Events

Current Exhibit

FOUR SEASONS:

An Exhibition of Deciduous Bonsai

September 28-February 23 , 2019

 

Curator Bob Hilvers’ Walking Lecture Tour 11am, Sunday, September 29

 

The arrival of each new season is acknowledged and celebrated in the Japanese culture. This sensitivity to seasonal change is an important part of Shinto, Japan’s native belief system, which has focused on the cycles of the earth. Similarly, seasonal references are found everywhere in the Japanese literary and visual arts. A distinctive Japanese artistic convention is to depict a single environment transitioning from spring to summer to autumn to winter in one work. In this way, Japanese painters and poets expressed not only their fondness for this natural cycle but also captured an awareness of the inevitability of change, a fundamental Buddhist concept.

 

Bamboo in Four Seasons from Seasonal Imagery in Japanese Art

https://www.metmuseum.org/toah/hd/seim/hd_seim.htm

This tradition expresses the confluence of Shinto and Buddhism in the use of seasonal references. Shiro Nakagawa was acknowledging this tradition when he suggested the four seasons concept to Paul Saito, Shinzen’s original landscape architect. He was inspired by the 15th century Japanese artist, Sesshū Tōyō, famous or his 50 foot long hand scroll taking the viewer on a journey   through  the  four seasons.

Our Four Seasons exhibition opening September 28 featuring deciduous bonsai will begin with the display of the last of the green foliage of summer. Once the weather cools and the days shorten in the fall, we can enjoy the gorgeous color display of a handful of deciduous tree species. Some of these trees are selected for bonsai simply because of their spectacular fall colors. The gingko, for example, will show us intense yellow-gold autumn foliage. The bald cypress can present gold and orange foliage. We may see bright yellow hornbeams or the vibrant red of the Japanese maple. After the fall color display has passed, bonsai show us another image entirely: the Winter Silhouette. When deciduous bonsai have shed all their leaves, we see the artistic skill that formed the structure of the tree. Only then can we fully appreciate the angularity and refinement of the branch structure. This is like the study of architecture or anatomy. Some bonsai exhibits are exclusively devoted to showing the trees in their Winter Silhouette, particularly for the appreciation of the patience and skill required to develop a beautiful “skeleton.”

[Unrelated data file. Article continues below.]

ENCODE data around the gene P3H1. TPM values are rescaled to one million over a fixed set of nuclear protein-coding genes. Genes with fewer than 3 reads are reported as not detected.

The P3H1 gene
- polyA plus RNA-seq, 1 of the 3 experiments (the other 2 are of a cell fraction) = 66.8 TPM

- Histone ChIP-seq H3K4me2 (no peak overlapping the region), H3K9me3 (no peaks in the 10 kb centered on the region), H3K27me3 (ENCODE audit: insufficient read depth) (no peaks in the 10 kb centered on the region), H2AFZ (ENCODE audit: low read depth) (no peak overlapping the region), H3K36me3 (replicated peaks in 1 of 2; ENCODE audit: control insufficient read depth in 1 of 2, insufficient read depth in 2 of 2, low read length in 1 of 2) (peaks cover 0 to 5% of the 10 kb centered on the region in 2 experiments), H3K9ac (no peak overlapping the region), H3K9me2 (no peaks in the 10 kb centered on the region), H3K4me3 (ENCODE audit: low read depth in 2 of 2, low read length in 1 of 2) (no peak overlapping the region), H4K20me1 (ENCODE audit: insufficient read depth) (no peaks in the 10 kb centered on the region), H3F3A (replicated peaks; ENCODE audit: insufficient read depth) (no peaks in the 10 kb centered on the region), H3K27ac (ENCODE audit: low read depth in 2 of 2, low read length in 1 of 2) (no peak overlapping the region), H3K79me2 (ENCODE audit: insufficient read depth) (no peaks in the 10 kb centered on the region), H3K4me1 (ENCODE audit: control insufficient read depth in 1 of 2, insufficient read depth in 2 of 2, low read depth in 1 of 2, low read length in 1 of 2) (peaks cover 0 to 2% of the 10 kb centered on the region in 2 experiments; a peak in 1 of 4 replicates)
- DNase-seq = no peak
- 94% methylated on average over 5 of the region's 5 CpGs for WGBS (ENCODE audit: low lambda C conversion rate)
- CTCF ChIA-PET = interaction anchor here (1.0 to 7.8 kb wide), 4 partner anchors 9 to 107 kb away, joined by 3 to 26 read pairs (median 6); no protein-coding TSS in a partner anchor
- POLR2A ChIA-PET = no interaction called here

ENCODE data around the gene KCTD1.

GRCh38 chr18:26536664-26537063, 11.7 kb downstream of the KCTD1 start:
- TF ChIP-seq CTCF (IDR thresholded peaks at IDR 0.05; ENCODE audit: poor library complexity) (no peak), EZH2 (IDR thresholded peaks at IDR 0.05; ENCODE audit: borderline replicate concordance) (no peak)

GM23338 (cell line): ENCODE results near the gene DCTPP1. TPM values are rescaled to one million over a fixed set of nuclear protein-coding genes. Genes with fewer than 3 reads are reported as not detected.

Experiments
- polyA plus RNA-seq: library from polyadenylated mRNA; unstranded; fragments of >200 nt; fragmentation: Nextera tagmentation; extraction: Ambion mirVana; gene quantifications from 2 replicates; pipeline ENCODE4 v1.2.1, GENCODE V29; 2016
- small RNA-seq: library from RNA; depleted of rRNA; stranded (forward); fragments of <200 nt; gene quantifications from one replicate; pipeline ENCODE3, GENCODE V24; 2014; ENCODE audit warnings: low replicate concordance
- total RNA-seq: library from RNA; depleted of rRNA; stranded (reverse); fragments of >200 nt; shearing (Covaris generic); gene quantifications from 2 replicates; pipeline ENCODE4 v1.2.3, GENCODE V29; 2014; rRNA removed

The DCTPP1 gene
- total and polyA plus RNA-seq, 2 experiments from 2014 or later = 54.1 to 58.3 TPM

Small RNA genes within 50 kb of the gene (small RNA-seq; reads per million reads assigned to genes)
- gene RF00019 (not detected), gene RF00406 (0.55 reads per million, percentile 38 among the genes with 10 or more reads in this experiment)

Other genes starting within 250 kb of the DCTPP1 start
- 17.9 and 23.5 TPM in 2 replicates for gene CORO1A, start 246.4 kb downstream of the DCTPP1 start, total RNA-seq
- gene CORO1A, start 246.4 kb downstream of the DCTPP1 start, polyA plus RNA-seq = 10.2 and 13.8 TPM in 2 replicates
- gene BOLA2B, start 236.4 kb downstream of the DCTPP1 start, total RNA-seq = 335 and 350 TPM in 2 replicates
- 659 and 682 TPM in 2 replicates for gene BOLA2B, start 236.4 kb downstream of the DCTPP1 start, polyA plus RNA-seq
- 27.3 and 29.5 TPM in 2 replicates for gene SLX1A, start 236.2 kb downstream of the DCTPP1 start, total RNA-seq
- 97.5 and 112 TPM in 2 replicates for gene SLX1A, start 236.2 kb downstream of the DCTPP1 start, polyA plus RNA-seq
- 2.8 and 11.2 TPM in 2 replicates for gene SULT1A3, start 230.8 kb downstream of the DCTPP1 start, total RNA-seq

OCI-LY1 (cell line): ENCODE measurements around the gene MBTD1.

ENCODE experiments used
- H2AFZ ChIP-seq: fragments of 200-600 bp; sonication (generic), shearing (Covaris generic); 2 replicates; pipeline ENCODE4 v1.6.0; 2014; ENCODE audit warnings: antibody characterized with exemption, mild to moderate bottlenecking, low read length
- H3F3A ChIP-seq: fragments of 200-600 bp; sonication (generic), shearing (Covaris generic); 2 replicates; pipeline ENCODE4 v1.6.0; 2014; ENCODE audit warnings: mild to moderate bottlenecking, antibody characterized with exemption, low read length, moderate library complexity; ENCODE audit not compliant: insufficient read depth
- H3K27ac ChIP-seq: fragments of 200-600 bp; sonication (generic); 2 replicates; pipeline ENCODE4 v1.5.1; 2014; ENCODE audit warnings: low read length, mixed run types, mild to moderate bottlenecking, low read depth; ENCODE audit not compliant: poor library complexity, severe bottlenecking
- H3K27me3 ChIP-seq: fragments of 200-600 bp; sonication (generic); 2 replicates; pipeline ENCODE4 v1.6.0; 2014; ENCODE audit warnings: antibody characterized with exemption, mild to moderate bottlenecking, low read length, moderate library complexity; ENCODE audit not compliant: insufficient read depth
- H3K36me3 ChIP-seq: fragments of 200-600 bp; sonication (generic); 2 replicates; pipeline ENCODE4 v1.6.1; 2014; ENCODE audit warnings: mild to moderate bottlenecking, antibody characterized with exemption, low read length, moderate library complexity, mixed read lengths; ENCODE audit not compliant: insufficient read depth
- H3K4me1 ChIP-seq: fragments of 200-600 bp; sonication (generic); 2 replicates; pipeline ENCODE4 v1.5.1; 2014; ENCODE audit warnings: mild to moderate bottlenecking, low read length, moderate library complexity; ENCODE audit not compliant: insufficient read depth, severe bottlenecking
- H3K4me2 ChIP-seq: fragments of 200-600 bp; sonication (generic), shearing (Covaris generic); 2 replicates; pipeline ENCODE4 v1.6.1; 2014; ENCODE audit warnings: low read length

Irene Tamura’s Japanese Maple forest through four seasons.

   

Fall color in the bald cypress, gingko and Japanese maple

This exhibition will also feature winter blooming bonsai including camellia and Ume (flowering apricot). At the end of the exhibition, the final seasonal image occurs when the bright green or red leaf buds of early spring emerge on the bare branches, bringing the journey of the seasons full circle. This is a dynamic exhibition that is worth revisiting a few times between September 28 and February 23 to fully appreciate the changing displays of the deciduous bonsai as they transform through the seasons.

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GSBF Clark Bonsai Collection

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Fresno, CA 93755

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